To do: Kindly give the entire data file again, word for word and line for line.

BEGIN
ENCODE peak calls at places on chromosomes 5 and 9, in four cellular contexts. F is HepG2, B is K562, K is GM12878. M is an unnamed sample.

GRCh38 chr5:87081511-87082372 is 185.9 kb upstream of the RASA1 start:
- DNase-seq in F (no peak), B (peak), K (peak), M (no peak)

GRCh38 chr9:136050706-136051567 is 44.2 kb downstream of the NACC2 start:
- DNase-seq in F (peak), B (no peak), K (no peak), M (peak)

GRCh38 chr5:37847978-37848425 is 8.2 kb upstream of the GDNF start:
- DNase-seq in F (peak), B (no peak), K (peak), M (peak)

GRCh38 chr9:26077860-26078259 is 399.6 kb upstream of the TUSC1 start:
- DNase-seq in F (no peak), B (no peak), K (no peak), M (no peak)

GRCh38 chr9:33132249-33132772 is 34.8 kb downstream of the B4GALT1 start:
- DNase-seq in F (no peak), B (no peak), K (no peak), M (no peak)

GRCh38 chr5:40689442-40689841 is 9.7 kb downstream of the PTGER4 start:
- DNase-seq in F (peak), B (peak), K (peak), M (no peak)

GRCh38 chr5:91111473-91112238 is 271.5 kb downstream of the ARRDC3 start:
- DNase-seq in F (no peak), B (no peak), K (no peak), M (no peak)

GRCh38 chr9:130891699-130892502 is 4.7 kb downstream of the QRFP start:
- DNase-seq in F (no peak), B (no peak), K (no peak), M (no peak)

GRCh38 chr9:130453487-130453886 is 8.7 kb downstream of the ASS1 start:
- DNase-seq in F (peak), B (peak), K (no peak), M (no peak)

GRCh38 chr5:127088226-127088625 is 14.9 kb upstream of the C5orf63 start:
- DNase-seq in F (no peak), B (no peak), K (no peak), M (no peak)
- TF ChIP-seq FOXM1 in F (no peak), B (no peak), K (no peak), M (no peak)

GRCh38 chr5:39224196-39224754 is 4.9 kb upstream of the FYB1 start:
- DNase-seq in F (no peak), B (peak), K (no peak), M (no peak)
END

ENCODE peak calls at places on chromosomes 5 and 9, in four cellular contexts. F is HepG2, B is K562, K is GM12878. M is an unnamed sample.

GRCh38 chr5:87081511-87082372 is 185.9 kb upstream of the RASA1 start:
- DNase-seq in F (no peak), B (peak), K (peak), M (no peak)

GRCh38 chr9:136050706-136051567 is 44.2 kb downstream of the NACC2 start:
- DNase-seq in F (peak), B (no peak), K (no peak), M (peak)

GRCh38 chr5:37847978-37848425 is 8.2 kb upstream of the GDNF start:
- DNase-seq in F (peak), B (no peak), K (peak), M (peak)

GRCh38 chr9:26077860-26078259 is 399.6 kb upstream of the TUSC1 start:
- DNase-seq in F (no peak), B (no peak), K (no peak), M (no peak)

GRCh38 chr9:33132249-33132772 is 34.8 kb downstream of the B4GALT1 start:
- DNase-seq in F (no peak), B (no peak), K (no peak), M (no peak)

GRCh38 chr5:40689442-40689841 is 9.7 kb downstream of the PTGER4 start:
- DNase-seq in F (peak), B (peak), K (peak), M (no peak)

GRCh38 chr5:91111473-91112238 is 271.5 kb downstream of the ARRDC3 start:
- DNase-seq in F (no peak), B (no peak), K (no peak), M (no peak)

GRCh38 chr9:130891699-130892502 is 4.7 kb downstream of the QRFP start:
- DNase-seq in F (no peak), B (no peak), K (no peak), M (no peak)

GRCh38 chr9:130453487-130453886 is 8.7 kb downstream of the ASS1 start:
- DNase-seq in F (peak), B (peak), K (no peak), M (no peak)

GRCh38 chr5:127088226-127088625 is 14.9 kb upstream of the C5orf63 start:
- DNase-seq in F (no peak), B (no peak), K (no peak), M (no peak)
- TF ChIP-seq FOXM1 in F (no peak), B (no peak), K (no peak), M (no peak)

GRCh38 chr5:39224196-39224754 is 4.9 kb upstream of the FYB1 start:
- DNase-seq in F (no peak), B (peak), K (no peak), M (no peak)